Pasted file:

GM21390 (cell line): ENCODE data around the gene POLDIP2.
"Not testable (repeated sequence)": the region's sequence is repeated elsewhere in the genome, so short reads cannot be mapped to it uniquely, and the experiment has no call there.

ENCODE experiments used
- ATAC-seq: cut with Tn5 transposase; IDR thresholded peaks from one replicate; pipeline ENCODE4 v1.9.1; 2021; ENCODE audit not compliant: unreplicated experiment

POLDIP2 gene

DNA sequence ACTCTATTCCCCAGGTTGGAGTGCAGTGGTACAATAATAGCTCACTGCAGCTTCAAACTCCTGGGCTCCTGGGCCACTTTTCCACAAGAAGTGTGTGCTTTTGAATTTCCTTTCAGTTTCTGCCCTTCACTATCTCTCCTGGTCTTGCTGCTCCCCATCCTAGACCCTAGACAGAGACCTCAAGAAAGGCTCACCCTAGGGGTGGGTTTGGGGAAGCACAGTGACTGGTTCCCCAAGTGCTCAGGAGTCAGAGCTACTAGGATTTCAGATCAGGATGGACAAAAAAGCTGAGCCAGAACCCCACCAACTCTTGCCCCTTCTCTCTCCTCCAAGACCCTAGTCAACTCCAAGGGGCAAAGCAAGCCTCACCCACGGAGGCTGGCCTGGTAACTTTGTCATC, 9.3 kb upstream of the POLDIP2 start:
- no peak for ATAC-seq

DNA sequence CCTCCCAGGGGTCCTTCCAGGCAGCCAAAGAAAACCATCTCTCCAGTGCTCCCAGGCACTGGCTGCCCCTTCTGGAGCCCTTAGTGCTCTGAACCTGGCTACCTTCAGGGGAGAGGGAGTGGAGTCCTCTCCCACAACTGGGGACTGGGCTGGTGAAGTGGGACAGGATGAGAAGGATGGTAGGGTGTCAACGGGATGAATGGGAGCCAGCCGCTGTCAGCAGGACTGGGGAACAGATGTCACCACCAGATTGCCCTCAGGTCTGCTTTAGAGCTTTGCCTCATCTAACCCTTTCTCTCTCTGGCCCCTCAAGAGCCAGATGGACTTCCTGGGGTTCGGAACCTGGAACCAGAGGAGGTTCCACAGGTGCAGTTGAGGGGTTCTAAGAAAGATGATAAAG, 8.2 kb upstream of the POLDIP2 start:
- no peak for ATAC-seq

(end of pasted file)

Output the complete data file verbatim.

GM21390 (cell line): ENCODE data around the gene POLDIP2.
"Not testable (repeated sequence)": the region's sequence is repeated elsewhere in the genome, so short reads cannot be mapped to it uniquely, and the experiment has no call there.

ENCODE experiments used
- ATAC-seq: cut with Tn5 transposase; IDR thresholded peaks from one replicate; pipeline ENCODE4 v1.9.1; 2021; ENCODE audit not compliant: unreplicated experiment

POLDIP2 gene

DNA sequence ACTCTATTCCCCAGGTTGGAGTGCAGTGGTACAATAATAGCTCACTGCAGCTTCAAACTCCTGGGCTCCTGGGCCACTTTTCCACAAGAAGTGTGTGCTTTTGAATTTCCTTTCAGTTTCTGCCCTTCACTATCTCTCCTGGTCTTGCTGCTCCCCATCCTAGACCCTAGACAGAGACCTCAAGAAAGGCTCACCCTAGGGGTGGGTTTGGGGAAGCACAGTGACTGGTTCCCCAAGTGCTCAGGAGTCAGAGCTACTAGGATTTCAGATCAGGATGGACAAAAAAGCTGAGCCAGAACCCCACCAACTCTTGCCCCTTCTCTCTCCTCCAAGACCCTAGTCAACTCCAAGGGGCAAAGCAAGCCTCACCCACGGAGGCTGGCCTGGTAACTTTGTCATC, 9.3 kb upstream of the POLDIP2 start:
- no peak for ATAC-seq

DNA sequence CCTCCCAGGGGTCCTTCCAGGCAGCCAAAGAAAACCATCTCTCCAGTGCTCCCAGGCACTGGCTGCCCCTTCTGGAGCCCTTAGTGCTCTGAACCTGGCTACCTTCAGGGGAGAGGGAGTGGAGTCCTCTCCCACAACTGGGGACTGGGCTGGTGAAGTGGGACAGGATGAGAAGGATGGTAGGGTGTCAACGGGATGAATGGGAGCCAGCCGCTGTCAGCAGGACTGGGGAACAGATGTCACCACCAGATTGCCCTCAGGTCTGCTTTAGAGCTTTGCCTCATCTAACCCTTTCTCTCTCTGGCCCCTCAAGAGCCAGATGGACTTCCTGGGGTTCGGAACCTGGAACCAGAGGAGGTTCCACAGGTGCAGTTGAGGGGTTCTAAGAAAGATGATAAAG, 8.2 kb upstream of the POLDIP2 start:
- no peak for ATAC-seq